Something like this.
It's an iconic picture, right? A now familiar picture. It was taken in the very darkest depths of the Vietnam War. It was taken at a time when the American military were becoming overly comfortable with their newly minted term, 'collateral damage'. It was their way of making primordial horror easier on the ear. Collateral damage? Sounds pretty harmless. I mean, how bad can things really be when two such seemingly innocent words are hooked up with each other and sent out into the airwaves.
The picture's stark brutal truth soon elbowed its way into the very forefront of the world's attention span. Collateral damage in the flesh. The ruined, charred, napalm burned flesh of a young girl stripped of all dignity. Modern, industrialised war up close and personal.
In 'Apocalypse Now', Kurtz nails it down into a tightly wrapped sentence.
"We train our young men to drop fire on people but their commanders won't allow them to write 'FUCK' on their aeroplanes.... why? ..... because it's obscene....."
And then there is this picture.
It's familiar of course. The Turkish policeman and the dead Syrian toddler. Just one death in the midst of tens of thousands, but a different death. A death to make it real. A death which turned the nation against Katie Hopkins for labelling desperate human beings fleeing the killing fields of Syria as 'cockroaches'. And suddenly we were able to see the refugees as fellow human beings as opposed to threatening statistics.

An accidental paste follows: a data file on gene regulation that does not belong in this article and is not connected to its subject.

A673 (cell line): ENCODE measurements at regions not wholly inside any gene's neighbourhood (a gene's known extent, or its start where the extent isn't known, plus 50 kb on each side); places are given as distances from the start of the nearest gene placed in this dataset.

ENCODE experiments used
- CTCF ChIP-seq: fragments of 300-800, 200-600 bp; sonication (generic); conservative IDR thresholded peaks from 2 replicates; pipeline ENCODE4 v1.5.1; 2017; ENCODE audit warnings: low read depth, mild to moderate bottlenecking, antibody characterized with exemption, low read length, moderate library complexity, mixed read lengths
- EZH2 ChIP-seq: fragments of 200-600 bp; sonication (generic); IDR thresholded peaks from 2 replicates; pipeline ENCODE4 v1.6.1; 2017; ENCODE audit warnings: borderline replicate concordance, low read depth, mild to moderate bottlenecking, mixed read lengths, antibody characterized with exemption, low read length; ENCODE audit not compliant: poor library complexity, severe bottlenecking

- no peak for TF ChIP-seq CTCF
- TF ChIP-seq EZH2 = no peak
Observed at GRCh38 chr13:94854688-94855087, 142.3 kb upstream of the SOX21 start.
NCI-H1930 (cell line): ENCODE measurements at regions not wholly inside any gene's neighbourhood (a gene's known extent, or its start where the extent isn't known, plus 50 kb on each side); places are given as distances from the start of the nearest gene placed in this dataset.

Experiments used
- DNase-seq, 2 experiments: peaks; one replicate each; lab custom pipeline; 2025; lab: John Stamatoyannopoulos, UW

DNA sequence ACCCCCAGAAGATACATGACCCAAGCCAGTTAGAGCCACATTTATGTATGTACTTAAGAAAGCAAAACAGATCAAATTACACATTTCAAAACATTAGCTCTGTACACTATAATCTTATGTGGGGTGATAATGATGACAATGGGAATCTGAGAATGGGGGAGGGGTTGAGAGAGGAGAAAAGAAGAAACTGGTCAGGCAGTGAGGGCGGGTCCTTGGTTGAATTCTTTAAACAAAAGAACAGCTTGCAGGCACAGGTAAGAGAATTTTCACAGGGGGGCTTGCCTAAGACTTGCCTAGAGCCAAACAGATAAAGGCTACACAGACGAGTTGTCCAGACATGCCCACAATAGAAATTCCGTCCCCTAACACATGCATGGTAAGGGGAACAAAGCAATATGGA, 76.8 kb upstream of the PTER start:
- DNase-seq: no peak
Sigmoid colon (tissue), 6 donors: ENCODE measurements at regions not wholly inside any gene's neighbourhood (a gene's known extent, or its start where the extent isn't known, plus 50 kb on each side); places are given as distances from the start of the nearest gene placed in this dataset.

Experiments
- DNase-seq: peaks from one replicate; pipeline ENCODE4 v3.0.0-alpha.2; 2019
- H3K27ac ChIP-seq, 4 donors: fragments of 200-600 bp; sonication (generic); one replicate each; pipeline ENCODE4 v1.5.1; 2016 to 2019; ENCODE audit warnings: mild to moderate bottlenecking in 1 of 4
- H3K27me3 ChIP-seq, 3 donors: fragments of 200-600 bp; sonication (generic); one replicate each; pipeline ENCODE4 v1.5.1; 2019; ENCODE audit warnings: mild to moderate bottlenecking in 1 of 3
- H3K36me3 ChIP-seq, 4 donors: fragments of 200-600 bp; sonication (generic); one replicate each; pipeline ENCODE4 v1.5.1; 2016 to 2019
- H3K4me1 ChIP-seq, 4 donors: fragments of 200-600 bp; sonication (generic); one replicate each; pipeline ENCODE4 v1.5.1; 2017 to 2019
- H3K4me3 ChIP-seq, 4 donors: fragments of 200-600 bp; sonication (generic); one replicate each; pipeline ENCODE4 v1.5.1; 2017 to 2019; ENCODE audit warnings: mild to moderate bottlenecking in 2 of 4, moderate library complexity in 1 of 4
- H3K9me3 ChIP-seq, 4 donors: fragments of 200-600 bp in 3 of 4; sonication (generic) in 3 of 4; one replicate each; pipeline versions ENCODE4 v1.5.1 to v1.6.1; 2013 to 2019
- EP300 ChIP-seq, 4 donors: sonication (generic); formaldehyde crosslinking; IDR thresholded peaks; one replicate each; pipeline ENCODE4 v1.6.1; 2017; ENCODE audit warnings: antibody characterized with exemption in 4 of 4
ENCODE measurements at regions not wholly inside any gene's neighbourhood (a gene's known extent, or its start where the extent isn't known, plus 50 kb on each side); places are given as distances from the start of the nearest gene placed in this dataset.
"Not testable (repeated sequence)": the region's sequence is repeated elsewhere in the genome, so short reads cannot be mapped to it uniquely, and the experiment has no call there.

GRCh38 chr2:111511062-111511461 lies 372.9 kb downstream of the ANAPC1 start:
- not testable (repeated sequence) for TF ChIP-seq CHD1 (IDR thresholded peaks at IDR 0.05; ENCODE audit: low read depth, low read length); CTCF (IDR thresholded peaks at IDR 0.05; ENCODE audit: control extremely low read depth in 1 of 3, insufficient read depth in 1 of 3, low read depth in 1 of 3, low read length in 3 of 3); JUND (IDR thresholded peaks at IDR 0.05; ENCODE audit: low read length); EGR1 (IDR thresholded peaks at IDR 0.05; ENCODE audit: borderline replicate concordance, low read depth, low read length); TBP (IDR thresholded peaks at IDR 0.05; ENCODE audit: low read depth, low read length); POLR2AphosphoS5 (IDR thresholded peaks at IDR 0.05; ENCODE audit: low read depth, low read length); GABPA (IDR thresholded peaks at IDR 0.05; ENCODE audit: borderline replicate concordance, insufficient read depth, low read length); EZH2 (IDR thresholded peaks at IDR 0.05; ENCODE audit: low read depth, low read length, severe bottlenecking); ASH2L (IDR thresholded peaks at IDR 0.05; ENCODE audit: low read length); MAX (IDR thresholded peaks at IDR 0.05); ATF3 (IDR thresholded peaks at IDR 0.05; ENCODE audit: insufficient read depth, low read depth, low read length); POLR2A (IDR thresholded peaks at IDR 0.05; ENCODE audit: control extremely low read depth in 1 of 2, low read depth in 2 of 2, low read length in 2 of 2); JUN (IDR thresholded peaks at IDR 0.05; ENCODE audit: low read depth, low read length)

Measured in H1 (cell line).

Just for a while.
Well last week a snapshot of England 2018 walked into First Base and rang the bell on the counter.
I'm going to call him Bradley and in a few paragraphs time you will figure out why.
There was nothing about Bradley at first glance to lead me to think he was about to become iconic. Early twenties. An air of politeness. A slightly nervous smile.
He passed me his referral form with apologetic body language. And when he spoke his voice was from my neck of the woods. Just the merest hint of Noel Gallagher. Old cotton mills transformed into quirky shopping malls. Peterloo and Sir Alex Fergusson and snarled up traffic on the M62.
I read the bare bones.
"Well. Yes. But that was a while ago. I suppose I'm just homeless now."
The paper bore the name of a hostel in town.
"But your sorted for a place to stay?"
"Yeah. I just need to take things step by step. You know. I need to put things back together one by one."
A quiet, considered voice. Measured. Not a trace of anger or outrage. I got the feeling he was beyond all that. Yesterday is dead and gone and tomorrow's out of sight....
As I put is parcel together I wondered if he would volunteer his story. I never ask. At First Base we give people food whether they tell us their story or not.
Bradley laid out the bare bones without any realisation of his story being anything particularly extraordinary. And he was wrong about that. About as wrong as wrong can be.
In his quiet Mancunian, he described a modern day Odyssey. An iconic picture of England 2018. And in a way it is also a picture of Scotland 2018.